INCLUSION – GREAT IN THEORY, HARD IN PRACTICE
July 1, 2019 9:27 pm
Psychologists have known for some time that humans have a strong desire to be consistent (within our thinking/behaviour and with those we value). We are constantly comparing ourselves to others and are most comfortable with people who have similar views. What’s more, we also tend to move away from people whose opinions differ from our own. That is not to say we never seek diversity; we do – it is just that it is easier and more comfortable to be close with people who see things the same way we do.
This is in part because it takes a lot of effort to ‘hold’ opposing views in our mind -– essentially it takes more brain energy. So, the more we are experiencing ‘cognitive overload’, the more likely we are to seek the ease of being able to keep one perspective (similar to our own) in mind.
The ability to take on diverse views is further complicated by the fact that we don’t like to see ourselves as having been wrong (uninformed or narrow in our thinking). So, the longer and more intensely we have been thinking/acting the same way, the harder it is to incorporate additional perspectives. Likewise, when all our friends/colleagues (people we respect) see it the same way we do, we are reinforced in our thinking. And of course, we don’t want to ‘disappoint’ or risk loss of respect from our peer group by becoming ‘inconsistent’ with the ‘norm’.
This creates a dilemma for leaders who want to foster the best decision-making at work. Research has demonstrated that the inclusion of diverse thinking improves both critical and creative thinking, ultimately resulting in practical outcomes for individuals and businesses. But, we have a lot going against us to make that happen.
Fortunately, science and experience have given us some clues to help overcome these barriers to stronger thinking.
3 Tips for better thinking and decision-making.
- Learn how to get comfortable with the uncomfortable. Recognising that hearing a new/different perspective is going to be a bit unsettling. First, it is unfamiliar, and our brains prefer familiar. Anything that is different requires additional processing, and that takes energy. To save energy, our brains will ‘try’ to quickly incorporate new information into what we already know and if it does not fit, we often reject new information. That tendency is reduced if we purposefully choose to remain open. To make yourself more open, when the initial discomfort, resistance or rejection comes to mind, just let yourself be a bit uncomfortable. Keep reminding yourself that good thoughts/ideas are not necessarily the most comfortable ones.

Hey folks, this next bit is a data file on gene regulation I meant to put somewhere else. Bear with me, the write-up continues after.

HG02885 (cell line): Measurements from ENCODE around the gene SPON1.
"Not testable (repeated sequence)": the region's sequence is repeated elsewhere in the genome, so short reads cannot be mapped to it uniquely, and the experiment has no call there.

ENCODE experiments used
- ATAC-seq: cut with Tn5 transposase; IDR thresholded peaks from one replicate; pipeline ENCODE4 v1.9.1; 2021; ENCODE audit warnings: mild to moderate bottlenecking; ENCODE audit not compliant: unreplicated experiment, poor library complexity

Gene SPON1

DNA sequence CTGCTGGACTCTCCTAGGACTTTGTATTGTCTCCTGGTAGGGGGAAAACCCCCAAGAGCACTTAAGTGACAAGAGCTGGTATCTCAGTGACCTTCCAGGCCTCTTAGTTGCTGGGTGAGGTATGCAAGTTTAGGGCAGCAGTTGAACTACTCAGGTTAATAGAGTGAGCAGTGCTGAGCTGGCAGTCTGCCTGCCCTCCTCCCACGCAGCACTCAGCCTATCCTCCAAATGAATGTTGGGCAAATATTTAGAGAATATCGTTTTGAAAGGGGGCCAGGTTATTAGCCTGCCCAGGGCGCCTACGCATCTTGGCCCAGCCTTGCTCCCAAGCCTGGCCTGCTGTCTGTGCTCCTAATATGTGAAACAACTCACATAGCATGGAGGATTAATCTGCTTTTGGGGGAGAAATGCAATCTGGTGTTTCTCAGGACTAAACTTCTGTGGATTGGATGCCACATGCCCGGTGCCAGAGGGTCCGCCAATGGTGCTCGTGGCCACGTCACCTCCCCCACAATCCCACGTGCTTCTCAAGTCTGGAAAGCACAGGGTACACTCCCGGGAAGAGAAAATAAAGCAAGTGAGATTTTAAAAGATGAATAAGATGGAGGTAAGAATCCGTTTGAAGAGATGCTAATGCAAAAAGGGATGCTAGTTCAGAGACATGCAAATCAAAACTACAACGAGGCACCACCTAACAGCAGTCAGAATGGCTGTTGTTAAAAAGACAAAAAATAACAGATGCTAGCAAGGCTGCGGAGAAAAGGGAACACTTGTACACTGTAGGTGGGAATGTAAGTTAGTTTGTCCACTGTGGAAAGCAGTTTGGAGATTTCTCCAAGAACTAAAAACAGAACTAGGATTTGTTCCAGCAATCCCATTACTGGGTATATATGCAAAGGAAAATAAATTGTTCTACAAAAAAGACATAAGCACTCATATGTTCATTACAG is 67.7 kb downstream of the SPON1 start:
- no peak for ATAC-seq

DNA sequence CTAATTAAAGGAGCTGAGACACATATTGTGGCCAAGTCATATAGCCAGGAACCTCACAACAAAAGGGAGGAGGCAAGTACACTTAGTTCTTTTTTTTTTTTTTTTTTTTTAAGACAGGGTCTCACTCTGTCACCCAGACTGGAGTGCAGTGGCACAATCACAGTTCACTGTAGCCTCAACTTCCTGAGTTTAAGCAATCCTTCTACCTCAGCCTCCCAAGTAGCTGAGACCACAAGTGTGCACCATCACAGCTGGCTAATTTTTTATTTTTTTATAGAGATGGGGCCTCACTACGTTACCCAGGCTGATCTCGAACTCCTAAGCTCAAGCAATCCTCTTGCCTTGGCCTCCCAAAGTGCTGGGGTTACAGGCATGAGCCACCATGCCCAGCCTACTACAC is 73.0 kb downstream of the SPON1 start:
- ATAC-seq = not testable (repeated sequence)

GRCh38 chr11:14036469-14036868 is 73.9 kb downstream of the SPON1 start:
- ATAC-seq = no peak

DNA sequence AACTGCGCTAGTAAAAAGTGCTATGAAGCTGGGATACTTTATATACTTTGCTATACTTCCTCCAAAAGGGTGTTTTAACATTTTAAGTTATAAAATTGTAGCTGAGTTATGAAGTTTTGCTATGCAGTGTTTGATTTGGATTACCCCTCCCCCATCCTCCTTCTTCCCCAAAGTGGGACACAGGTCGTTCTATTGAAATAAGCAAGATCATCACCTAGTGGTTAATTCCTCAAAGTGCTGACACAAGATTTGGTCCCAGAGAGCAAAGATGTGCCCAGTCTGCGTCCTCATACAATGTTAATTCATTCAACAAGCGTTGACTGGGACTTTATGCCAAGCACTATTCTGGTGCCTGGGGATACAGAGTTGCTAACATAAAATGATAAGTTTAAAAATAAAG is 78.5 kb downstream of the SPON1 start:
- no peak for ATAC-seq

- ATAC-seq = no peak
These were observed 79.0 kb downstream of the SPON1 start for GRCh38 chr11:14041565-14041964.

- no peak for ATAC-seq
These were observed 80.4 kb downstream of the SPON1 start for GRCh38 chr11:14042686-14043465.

- You may have to spend a bit of time learning to regulate your emotion/reactions. Particularly if you work in a context that is fast-paced or high pressure. Learning to stay ‘mentally calm’ when confronted with different views will provide a good foundation to keep your power of perception strong. One way to do this is to practice in situations where the stakes are low. Even engaging in casual conversations with people who are different helps – hearing a new perspective on something that you don’t feel strongly about can be a start for some people. If you are a little stronger, then a good practice is to expose yourself to divergent viewpoints that do matter to you. Even reading a news article that you know is published by someone that sees the world differently can help. Of course, you will need to read with an intent to understand, not defend or critique. Reading is good practice because you can ‘dip in and out’ as you feel uncomfortable – ‘re-group’ and try again to simply understand the other point of view.
- Build your curiosity. Psychology research has helped us see that curiosity can help mitigate fear/anxiety of uncertainty. Curiosity is a cognitive activity. It gets us wondering and asking: why, how, when, who, under what circumstance etc. As we ask these questions, we gain predictability and thus a sense of safety. The simple act of engaging our thinking and ‘taking charge of our mind’ by asking questions and processing answers, helps us feel in control. Suspending judgement as we learn more provides even more opportunities to ask what contributed to that perspective and what criteria they used to form their thinking, rather than initially rushing to judge its validity against our own (necessarily limited view).
In the spirit of new perspectives, I hope you will share your ideas. What has helped you incorporate diverse thinking for yourself or foster the same in your business?
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Dr Connie Henson, the author of BrainWise Leadership, designs change leadership programs informed by the latest neuroscience research through Learning Quest.
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